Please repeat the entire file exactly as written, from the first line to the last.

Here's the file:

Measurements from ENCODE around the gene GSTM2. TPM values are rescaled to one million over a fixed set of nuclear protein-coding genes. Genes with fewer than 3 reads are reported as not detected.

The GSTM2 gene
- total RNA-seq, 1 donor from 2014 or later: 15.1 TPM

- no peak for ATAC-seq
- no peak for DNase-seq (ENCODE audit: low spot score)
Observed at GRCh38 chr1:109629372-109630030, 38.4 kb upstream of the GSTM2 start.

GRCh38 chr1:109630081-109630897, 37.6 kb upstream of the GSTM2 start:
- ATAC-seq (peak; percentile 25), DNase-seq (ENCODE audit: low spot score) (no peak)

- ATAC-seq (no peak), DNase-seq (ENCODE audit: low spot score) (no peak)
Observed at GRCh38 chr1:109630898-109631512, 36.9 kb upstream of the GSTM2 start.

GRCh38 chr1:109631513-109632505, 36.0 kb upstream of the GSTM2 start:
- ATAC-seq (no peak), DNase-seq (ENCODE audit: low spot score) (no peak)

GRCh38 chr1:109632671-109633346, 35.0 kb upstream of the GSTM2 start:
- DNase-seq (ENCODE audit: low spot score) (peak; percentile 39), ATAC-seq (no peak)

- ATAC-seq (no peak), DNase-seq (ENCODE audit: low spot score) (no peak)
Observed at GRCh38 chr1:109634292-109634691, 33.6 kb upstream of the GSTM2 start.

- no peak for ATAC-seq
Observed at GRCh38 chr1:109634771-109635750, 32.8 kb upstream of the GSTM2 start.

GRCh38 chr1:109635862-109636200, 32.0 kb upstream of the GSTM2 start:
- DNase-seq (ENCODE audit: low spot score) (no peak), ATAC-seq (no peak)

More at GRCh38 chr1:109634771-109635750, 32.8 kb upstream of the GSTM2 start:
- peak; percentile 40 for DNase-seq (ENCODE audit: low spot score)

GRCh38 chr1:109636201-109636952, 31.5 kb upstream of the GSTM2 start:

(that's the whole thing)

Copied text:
Measurements from ENCODE around the gene GSTM2. TPM values are rescaled to one million over a fixed set of nuclear protein-coding genes. Genes with fewer than 3 reads are reported as not detected.

The GSTM2 gene
- total RNA-seq, 1 donor from 2014 or later: 15.1 TPM

- no peak for ATAC-seq
- no peak for DNase-seq (ENCODE audit: low spot score)
Observed at GRCh38 chr1:109629372-109630030, 38.4 kb upstream of the GSTM2 start.

GRCh38 chr1:109630081-109630897, 37.6 kb upstream of the GSTM2 start:
- ATAC-seq (peak; percentile 25), DNase-seq (ENCODE audit: low spot score) (no peak)

- ATAC-seq (no peak), DNase-seq (ENCODE audit: low spot score) (no peak)
Observed at GRCh38 chr1:109630898-109631512, 36.9 kb upstream of the GSTM2 start.

GRCh38 chr1:109631513-109632505, 36.0 kb upstream of the GSTM2 start:
- ATAC-seq (no peak), DNase-seq (ENCODE audit: low spot score) (no peak)

GRCh38 chr1:109632671-109633346, 35.0 kb upstream of the GSTM2 start:
- DNase-seq (ENCODE audit: low spot score) (peak; percentile 39), ATAC-seq (no peak)

- ATAC-seq (no peak), DNase-seq (ENCODE audit: low spot score) (no peak)
Observed at GRCh38 chr1:109634292-109634691, 33.6 kb upstream of the GSTM2 start.

- no peak for ATAC-seq
Observed at GRCh38 chr1:109634771-109635750, 32.8 kb upstream of the GSTM2 start.

GRCh38 chr1:109635862-109636200, 32.0 kb upstream of the GSTM2 start:
- DNase-seq (ENCODE audit: low spot score) (no peak), ATAC-seq (no peak)

More at GRCh38 chr1:109634771-109635750, 32.8 kb upstream of the GSTM2 start:
- peak; percentile 40 for DNase-seq (ENCODE audit: low spot score)

GRCh38 chr1:109636201-109636952, 31.5 kb upstream of the GSTM2 start: